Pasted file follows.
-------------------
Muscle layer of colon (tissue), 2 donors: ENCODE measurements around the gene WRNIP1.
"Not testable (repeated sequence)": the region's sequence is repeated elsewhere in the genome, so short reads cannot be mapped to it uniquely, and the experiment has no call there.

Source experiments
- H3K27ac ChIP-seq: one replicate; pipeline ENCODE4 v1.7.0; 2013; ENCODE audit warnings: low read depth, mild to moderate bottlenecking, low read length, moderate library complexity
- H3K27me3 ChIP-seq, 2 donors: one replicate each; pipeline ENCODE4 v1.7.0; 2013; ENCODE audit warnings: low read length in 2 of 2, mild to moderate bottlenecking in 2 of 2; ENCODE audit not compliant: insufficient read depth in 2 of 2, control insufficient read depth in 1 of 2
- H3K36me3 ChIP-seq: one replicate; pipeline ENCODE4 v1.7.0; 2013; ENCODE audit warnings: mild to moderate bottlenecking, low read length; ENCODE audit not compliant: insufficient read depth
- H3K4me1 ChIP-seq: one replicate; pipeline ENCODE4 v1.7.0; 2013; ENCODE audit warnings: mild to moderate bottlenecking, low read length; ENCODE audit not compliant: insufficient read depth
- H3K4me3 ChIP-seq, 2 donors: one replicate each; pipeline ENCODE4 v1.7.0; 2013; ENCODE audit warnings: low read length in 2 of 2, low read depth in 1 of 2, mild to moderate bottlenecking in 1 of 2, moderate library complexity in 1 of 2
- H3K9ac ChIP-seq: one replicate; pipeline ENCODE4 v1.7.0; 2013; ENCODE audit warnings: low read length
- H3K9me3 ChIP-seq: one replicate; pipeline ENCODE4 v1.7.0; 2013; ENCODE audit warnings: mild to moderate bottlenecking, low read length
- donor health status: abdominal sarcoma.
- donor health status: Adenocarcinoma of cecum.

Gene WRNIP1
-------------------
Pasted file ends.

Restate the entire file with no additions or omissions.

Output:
Muscle layer of colon (tissue), 2 donors: ENCODE measurements around the gene WRNIP1.
"Not testable (repeated sequence)": the region's sequence is repeated elsewhere in the genome, so short reads cannot be mapped to it uniquely, and the experiment has no call there.

Source experiments
- H3K27ac ChIP-seq: one replicate; pipeline ENCODE4 v1.7.0; 2013; ENCODE audit warnings: low read depth, mild to moderate bottlenecking, low read length, moderate library complexity
- H3K27me3 ChIP-seq, 2 donors: one replicate each; pipeline ENCODE4 v1.7.0; 2013; ENCODE audit warnings: low read length in 2 of 2, mild to moderate bottlenecking in 2 of 2; ENCODE audit not compliant: insufficient read depth in 2 of 2, control insufficient read depth in 1 of 2
- H3K36me3 ChIP-seq: one replicate; pipeline ENCODE4 v1.7.0; 2013; ENCODE audit warnings: mild to moderate bottlenecking, low read length; ENCODE audit not compliant: insufficient read depth
- H3K4me1 ChIP-seq: one replicate; pipeline ENCODE4 v1.7.0; 2013; ENCODE audit warnings: mild to moderate bottlenecking, low read length; ENCODE audit not compliant: insufficient read depth
- H3K4me3 ChIP-seq, 2 donors: one replicate each; pipeline ENCODE4 v1.7.0; 2013; ENCODE audit warnings: low read length in 2 of 2, low read depth in 1 of 2, mild to moderate bottlenecking in 1 of 2, moderate library complexity in 1 of 2
- H3K9ac ChIP-seq: one replicate; pipeline ENCODE4 v1.7.0; 2013; ENCODE audit warnings: low read length
- H3K9me3 ChIP-seq: one replicate; pipeline ENCODE4 v1.7.0; 2013; ENCODE audit warnings: mild to moderate bottlenecking, low read length
- donor health status: abdominal sarcoma.
- donor health status: Adenocarcinoma of cecum.

Gene WRNIP1